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Publication numberUS2920971 A
Publication typeGrant
Publication dateJan 12, 1960
Filing dateJun 4, 1956
Priority dateJun 4, 1956
Also published asDE1045056B
Publication numberUS 2920971 A, US 2920971A, US-A-2920971, US2920971 A, US2920971A
InventorsStookey Stanley D
Original AssigneeCorning Glass Works
Export CitationBiBTeX, EndNote, RefMan
External Links: USPTO, USPTO Assignment, Espacenet
Method of making ceramics and product thereof
US 2920971 A
Abstract  available in
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Claims  available in
Description  (OCR text may contain errors)

United States Patent NIETHOD OF MAKING CERAMICS AND PRODUCT THEREOF Stanley D. Stookey, Corning, N.Y., assignor to Corning glass Works, Corning, N.Y., a corporation of New ork No Drawing. Application June 4, 1956 Serial No. 588,994

21 Claims. (Cl. 106-39) This invention relates to the production of ceramics by the devitrification or crystallization of glass and is particularly concerned with a novel method of promoting and controlling the crystallization of glasses, and especially of preformed glass articles, whereby to convert them to predominantly crystalline or semicrystalline ceramic bodies having useful dielectric properties, high mechanical strengths, and other desirable properties making them suitable for many purposes, both new and old.

- It has been established that the crystallization which sometimes occurs or is brought about in glass compositions containing the constituents of a crystallizable compound involves the initial formation of centers of crystal growth, or nuclei, in the glass or at the surfaces of the glass when it is cooled or is reheated after having been cooled, upon which crystals of the compound can form and grow.

Accidental or uncontrolled crystallization sometimes occurs during the working of a glass having too high a liquidus, whereby relatively coarse crystals of various sizes are formed. Such crystallization is undesirable and serves no useful purpose. On the contrary, it may seriously diminish the transparency and mechanical strength of the glass.

Intentional or controlled crystallization is commonly utilized for the production of light-diffusing glasses, such as the so-called opal and alabaster glasses. It is accomplished by providing a glass batch with a small proportion of the ingredients of a compound which is soluble in the glass but crystallizable therefrom, such as an alkali metal fluoride, the proportions being suflicient to cause the formation of invisible nuclei of the compound when the glass is cooled and/or thereafter reheated. The growth of such nuclei to form light-diffusing crystals may occur either during cooling (spontaneous opals) or when the glass is subsequently reheated.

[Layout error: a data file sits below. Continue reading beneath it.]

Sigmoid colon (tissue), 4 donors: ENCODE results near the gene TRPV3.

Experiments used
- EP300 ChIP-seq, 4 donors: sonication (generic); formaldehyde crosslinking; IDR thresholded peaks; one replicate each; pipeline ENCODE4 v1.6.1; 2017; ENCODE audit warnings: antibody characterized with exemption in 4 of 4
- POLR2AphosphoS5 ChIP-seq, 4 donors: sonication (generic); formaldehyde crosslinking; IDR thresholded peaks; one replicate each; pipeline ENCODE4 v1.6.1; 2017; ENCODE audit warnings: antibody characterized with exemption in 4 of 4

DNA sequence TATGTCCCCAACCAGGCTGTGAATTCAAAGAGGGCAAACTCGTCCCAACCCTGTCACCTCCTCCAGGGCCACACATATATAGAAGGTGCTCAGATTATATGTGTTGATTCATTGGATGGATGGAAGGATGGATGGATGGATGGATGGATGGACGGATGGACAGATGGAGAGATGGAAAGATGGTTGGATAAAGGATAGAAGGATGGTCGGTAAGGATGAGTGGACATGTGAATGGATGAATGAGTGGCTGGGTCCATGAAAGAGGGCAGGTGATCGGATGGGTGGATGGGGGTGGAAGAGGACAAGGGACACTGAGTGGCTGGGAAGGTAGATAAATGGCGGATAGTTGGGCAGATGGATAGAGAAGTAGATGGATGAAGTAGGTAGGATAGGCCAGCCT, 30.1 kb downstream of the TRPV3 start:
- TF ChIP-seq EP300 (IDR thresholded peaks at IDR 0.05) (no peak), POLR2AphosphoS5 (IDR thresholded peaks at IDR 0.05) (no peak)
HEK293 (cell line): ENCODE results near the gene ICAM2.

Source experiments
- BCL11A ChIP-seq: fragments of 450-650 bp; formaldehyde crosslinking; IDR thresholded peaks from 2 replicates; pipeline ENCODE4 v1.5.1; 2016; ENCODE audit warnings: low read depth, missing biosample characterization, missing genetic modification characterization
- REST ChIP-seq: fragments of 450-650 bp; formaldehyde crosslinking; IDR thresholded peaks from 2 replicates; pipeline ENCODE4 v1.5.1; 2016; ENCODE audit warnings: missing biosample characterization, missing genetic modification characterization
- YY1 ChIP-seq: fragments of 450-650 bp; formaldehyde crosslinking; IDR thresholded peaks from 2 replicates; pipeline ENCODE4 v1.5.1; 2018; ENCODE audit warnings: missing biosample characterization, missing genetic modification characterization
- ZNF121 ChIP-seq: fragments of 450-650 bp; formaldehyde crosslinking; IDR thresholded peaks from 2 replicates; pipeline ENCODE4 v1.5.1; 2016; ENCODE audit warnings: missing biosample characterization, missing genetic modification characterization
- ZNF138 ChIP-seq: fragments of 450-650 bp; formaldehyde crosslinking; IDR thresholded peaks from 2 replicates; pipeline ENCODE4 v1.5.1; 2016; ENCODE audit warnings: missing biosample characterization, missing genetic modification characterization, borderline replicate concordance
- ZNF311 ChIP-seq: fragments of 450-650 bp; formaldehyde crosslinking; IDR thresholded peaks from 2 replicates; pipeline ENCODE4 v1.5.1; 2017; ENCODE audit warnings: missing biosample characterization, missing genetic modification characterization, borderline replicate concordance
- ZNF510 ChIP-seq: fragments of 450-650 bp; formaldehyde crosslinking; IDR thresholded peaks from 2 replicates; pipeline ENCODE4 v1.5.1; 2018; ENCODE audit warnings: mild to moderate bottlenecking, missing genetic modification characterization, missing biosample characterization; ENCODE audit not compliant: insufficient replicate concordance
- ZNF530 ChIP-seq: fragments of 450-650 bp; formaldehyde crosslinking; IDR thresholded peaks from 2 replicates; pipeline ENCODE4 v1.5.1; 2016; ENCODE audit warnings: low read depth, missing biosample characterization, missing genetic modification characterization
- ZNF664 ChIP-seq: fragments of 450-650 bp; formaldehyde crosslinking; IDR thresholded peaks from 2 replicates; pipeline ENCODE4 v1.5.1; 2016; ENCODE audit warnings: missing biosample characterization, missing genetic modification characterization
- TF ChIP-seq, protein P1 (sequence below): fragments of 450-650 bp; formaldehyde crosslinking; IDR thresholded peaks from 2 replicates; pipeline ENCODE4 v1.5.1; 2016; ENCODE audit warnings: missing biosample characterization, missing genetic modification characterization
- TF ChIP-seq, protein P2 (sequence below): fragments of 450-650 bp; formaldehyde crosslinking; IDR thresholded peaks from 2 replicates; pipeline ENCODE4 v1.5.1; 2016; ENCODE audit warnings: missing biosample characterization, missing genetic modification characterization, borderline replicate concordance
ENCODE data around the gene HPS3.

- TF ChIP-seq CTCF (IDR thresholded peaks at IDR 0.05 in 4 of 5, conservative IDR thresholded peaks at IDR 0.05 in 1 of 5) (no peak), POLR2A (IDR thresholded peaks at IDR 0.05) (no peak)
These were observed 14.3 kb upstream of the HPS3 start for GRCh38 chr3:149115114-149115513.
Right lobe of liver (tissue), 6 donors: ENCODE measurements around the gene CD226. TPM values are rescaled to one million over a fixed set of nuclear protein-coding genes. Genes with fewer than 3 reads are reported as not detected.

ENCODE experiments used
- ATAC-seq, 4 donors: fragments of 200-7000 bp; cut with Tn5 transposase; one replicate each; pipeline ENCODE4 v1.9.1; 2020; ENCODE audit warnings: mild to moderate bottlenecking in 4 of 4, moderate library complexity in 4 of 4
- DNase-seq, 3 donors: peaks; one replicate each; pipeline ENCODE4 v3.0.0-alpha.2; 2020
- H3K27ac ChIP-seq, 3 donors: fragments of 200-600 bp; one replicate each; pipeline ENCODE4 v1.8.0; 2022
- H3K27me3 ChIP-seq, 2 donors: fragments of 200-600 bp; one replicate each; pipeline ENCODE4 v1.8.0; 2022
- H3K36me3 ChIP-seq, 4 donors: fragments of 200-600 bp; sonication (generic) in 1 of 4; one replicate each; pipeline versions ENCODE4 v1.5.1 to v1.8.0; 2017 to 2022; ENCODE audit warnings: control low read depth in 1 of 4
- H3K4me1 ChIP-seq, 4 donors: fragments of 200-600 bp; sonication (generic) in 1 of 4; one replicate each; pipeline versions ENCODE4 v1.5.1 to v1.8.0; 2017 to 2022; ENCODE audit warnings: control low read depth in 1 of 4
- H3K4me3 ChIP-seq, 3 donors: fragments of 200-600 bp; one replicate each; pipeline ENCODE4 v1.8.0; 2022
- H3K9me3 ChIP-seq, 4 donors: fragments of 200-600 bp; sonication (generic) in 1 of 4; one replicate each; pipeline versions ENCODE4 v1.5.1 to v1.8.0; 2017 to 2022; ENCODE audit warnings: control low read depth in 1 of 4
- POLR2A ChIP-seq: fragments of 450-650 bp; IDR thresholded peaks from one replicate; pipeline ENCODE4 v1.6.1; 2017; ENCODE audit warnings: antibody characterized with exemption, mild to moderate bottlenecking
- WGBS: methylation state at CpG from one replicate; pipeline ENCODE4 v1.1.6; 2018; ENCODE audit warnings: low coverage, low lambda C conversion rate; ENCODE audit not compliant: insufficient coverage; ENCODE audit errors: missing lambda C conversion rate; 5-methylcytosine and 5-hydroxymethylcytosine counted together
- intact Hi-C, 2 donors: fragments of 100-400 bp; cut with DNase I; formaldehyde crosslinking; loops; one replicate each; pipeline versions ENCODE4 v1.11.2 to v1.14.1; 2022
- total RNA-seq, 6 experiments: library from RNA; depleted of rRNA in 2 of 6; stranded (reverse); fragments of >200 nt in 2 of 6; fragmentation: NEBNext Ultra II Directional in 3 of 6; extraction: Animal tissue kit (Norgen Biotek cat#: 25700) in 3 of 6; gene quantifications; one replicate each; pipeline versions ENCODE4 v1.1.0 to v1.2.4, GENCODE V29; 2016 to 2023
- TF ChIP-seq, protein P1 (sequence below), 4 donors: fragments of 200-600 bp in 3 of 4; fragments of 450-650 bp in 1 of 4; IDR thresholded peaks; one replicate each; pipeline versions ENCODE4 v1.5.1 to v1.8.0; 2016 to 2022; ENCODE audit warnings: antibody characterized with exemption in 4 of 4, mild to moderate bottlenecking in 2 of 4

Such crystallization is initiated by homogeneous nucleation, that is, by the preliminary formation of nuclei of the same' composition as the crystals. Less than 5% or, at the most, of the total composition can thereby be crystallized, relatively few compositions are adaptable for such purpose, and the products remain glasses.

Some special photosensitive glass compositions, containing a photosensitive metal consisting of gold, silver,

or copper are known from my prior Patents 2,515,940 and 2,515,941, in which a small proportion of light-diffusing crystals, of lithiumor barium-disilicates can be heterogeneously nucleated by exposure of the glass to short wave radiations to initiate the formation of nuclei of the photosensitive metal followed by heat treatment of the glass to precipitate or grow the crystals on the initially formed nuclei of the photosensitive metal.

In my co-pending application Serial No. 538,510, filed October 4, 1955 of which my present application is a continuation in part, and which is in turn a continuation in part of my application Serial No. 340,652, filed March 5, 1953, now abandoned, I have disclosed a method of nucleating, and substantially completely crystallizing by special high temperature heat treatment certain thermally opacifiable glasses including a photothermally opacifiable glass consisting essentially of 70-85% SiO 2l9% A1 0 and 55-15% Li O, the ratio Al O /Li O being less than 1.7/1, and containing as the nucleating agent a colloidal metal. Among the embodiments disclosed in that application are compositions and methods using the photosensitive metals, gold, silver, or copper.

In all cases where the noble metals and photosensitive metals are employed, precipitation of the crystallizable compounds depends upon the presence of the metals in the colloidal state to serve as nuclei; and the methods are applicable to only the very limited range of compositions capable of forming crystals which will form and grow on such nuclei. Additionally, the photographic methods include the preliminary exposure of the glass to short wave radiations, such as ultraviolet radiations, and are limited to photosensitive glass compositions.